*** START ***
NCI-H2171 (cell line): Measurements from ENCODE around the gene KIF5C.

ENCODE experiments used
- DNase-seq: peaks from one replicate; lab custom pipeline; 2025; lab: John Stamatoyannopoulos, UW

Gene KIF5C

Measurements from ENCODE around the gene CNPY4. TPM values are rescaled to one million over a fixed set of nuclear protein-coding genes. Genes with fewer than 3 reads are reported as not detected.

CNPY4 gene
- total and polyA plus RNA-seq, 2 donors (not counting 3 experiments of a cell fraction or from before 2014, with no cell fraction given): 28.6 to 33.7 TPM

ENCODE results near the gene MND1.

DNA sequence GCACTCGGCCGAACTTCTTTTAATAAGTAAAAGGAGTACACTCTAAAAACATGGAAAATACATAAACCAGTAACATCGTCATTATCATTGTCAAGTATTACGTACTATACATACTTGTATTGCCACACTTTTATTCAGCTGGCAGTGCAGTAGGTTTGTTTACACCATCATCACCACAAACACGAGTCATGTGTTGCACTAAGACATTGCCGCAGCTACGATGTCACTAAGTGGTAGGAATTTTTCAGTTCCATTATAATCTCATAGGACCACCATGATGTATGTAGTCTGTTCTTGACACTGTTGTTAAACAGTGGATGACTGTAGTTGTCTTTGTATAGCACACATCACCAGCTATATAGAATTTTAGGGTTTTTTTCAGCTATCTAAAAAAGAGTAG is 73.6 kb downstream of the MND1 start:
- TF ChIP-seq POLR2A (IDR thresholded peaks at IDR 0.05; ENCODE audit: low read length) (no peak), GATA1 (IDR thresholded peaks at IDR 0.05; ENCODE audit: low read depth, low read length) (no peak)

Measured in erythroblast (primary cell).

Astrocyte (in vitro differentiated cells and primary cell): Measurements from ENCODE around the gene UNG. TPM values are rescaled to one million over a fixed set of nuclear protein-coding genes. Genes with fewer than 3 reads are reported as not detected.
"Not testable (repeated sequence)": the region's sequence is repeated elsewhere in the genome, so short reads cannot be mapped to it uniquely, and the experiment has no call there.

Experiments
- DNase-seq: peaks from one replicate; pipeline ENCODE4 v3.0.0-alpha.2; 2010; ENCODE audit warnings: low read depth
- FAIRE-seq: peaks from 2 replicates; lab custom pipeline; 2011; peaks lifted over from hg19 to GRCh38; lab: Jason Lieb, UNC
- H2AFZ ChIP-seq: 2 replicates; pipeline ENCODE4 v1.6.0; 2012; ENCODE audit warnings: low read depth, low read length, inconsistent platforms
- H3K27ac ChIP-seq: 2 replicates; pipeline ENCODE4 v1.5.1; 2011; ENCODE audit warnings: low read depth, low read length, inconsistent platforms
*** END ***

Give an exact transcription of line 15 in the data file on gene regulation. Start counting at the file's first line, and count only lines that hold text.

- DNase-seq: peaks from one replicate; pipeline ENCODE4 v3.0.0-alpha.2; 2010; ENCODE audit warnings: low read depth